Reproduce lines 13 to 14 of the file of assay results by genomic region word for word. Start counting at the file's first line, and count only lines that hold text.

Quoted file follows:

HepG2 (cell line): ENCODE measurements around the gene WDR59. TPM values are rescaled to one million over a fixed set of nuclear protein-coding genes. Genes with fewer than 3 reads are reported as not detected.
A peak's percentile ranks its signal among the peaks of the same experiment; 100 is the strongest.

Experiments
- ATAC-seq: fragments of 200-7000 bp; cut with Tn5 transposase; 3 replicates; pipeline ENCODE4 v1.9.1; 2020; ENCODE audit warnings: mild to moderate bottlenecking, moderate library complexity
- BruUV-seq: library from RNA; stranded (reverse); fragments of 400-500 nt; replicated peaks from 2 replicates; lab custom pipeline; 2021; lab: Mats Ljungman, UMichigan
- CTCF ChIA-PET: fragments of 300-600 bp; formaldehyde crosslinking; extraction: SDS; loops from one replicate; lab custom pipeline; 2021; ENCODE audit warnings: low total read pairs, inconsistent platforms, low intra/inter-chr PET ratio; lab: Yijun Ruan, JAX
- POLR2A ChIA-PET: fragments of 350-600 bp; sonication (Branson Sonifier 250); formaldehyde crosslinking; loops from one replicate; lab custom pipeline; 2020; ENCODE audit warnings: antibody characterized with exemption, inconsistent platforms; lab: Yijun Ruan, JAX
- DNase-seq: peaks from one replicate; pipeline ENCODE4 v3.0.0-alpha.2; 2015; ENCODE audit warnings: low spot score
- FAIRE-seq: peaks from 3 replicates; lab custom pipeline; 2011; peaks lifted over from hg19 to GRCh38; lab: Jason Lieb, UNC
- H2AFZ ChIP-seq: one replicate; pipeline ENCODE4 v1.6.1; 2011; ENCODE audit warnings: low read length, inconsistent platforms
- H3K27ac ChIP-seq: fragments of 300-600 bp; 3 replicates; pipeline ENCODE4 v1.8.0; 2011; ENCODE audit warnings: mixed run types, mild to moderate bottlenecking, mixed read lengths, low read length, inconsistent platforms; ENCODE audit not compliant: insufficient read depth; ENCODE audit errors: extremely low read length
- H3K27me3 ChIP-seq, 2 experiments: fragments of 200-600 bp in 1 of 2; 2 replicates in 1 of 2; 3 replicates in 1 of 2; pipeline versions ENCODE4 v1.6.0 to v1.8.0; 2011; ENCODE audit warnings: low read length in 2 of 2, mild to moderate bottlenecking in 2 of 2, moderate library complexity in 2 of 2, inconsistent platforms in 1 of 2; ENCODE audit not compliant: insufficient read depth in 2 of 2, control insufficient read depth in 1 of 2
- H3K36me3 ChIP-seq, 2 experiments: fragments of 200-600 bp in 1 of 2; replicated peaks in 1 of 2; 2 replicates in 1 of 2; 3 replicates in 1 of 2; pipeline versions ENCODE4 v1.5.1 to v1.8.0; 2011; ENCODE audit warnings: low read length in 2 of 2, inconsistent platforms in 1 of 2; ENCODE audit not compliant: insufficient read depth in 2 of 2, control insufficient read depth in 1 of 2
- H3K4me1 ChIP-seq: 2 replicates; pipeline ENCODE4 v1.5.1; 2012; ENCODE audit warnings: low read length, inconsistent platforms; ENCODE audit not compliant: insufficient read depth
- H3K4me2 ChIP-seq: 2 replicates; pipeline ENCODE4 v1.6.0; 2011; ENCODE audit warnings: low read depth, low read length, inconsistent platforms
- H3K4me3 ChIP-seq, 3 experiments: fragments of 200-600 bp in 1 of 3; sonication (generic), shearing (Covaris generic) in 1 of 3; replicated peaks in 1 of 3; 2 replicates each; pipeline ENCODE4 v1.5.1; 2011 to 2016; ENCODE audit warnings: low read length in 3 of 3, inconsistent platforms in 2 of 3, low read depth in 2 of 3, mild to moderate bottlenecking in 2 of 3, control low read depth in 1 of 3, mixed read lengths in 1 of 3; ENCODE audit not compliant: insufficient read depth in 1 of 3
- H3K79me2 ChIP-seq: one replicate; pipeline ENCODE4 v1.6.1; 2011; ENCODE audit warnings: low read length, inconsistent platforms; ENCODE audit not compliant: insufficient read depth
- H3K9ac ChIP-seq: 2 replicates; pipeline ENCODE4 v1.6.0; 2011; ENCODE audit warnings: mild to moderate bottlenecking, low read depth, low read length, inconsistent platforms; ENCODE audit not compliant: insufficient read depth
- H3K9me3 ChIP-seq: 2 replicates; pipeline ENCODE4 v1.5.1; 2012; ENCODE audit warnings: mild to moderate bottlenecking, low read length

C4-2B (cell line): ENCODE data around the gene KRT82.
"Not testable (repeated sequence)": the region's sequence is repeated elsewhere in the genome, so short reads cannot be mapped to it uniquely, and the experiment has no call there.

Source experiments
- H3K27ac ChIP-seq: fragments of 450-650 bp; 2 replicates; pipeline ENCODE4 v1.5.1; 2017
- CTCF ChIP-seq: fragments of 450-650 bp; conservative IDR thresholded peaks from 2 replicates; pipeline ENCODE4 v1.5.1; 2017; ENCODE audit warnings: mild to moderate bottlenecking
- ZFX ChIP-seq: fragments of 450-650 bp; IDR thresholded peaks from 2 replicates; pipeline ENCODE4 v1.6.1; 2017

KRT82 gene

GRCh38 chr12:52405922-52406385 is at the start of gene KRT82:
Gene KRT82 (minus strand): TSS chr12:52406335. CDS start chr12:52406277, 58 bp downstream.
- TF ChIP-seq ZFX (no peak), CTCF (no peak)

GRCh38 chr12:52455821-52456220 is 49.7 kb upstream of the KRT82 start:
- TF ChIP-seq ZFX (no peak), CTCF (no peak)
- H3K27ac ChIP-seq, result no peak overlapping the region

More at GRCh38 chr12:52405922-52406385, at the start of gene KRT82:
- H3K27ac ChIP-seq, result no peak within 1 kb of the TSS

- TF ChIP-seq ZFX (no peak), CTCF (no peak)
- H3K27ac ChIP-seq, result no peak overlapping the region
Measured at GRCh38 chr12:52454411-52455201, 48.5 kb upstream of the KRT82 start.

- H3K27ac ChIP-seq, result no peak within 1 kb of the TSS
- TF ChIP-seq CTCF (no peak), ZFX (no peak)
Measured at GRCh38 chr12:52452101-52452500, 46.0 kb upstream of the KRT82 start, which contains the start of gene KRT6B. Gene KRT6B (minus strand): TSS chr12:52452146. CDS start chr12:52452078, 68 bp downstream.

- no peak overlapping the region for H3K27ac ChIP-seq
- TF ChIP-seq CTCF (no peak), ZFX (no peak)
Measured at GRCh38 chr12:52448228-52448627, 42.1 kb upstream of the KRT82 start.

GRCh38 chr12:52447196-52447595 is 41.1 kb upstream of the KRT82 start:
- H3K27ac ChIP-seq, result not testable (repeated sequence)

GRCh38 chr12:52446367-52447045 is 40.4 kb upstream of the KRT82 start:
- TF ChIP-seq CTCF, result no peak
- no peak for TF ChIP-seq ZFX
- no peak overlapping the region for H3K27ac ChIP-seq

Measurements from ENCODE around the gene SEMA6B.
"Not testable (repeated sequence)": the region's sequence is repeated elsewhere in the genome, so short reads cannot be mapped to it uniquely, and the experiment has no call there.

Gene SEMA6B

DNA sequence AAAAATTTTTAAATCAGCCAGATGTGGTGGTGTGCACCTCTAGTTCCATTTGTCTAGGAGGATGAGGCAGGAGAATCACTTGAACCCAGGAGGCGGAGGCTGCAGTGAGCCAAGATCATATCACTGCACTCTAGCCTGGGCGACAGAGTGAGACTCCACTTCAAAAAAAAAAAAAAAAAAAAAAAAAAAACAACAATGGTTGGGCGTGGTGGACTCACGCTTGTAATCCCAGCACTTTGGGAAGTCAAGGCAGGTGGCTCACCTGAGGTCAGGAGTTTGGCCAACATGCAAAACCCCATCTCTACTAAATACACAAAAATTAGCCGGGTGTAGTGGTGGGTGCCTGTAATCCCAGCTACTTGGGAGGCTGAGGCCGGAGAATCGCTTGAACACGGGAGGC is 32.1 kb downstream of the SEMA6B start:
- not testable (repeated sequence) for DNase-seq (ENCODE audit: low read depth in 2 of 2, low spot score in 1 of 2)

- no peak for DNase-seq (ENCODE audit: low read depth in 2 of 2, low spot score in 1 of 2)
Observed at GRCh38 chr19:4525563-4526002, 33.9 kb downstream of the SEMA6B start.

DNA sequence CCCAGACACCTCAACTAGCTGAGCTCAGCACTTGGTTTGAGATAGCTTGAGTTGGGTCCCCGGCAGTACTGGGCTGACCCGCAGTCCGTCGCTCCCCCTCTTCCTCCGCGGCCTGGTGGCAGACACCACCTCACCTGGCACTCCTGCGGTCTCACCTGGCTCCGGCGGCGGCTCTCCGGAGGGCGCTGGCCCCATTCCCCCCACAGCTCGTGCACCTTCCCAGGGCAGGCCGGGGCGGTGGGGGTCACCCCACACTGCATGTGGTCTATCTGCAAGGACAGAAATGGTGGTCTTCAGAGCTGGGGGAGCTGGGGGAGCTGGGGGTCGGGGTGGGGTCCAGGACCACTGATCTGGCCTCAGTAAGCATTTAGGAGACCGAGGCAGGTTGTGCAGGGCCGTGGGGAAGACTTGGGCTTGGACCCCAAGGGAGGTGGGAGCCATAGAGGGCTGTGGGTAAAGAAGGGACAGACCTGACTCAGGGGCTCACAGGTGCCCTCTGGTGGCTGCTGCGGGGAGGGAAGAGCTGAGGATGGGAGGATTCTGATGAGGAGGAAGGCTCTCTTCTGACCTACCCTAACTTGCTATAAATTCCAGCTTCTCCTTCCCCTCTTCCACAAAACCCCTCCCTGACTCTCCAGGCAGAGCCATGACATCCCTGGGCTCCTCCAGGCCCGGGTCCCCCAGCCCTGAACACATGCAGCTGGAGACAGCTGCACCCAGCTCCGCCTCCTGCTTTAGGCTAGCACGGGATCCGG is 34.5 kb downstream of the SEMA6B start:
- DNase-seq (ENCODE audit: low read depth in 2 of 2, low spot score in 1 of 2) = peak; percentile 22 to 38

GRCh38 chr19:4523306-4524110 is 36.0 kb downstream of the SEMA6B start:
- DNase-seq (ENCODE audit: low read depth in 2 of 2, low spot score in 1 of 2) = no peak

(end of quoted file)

- H3K36me3 ChIP-seq, 2 experiments: fragments of 200-600 bp in 1 of 2; replicated peaks in 1 of 2; 2 replicates in 1 of 2; 3 replicates in 1 of 2; pipeline versions ENCODE4 v1.5.1 to v1.8.0; 2011; ENCODE audit warnings: low read length in 2 of 2, inconsistent platforms in 1 of 2; ENCODE audit not compliant: insufficient read depth in 2 of 2, control insufficient read depth in 1 of 2
- H3K4me1 ChIP-seq: 2 replicates; pipeline ENCODE4 v1.5.1; 2012; ENCODE audit warnings: low read length, inconsistent platforms; ENCODE audit not compliant: insufficient read depth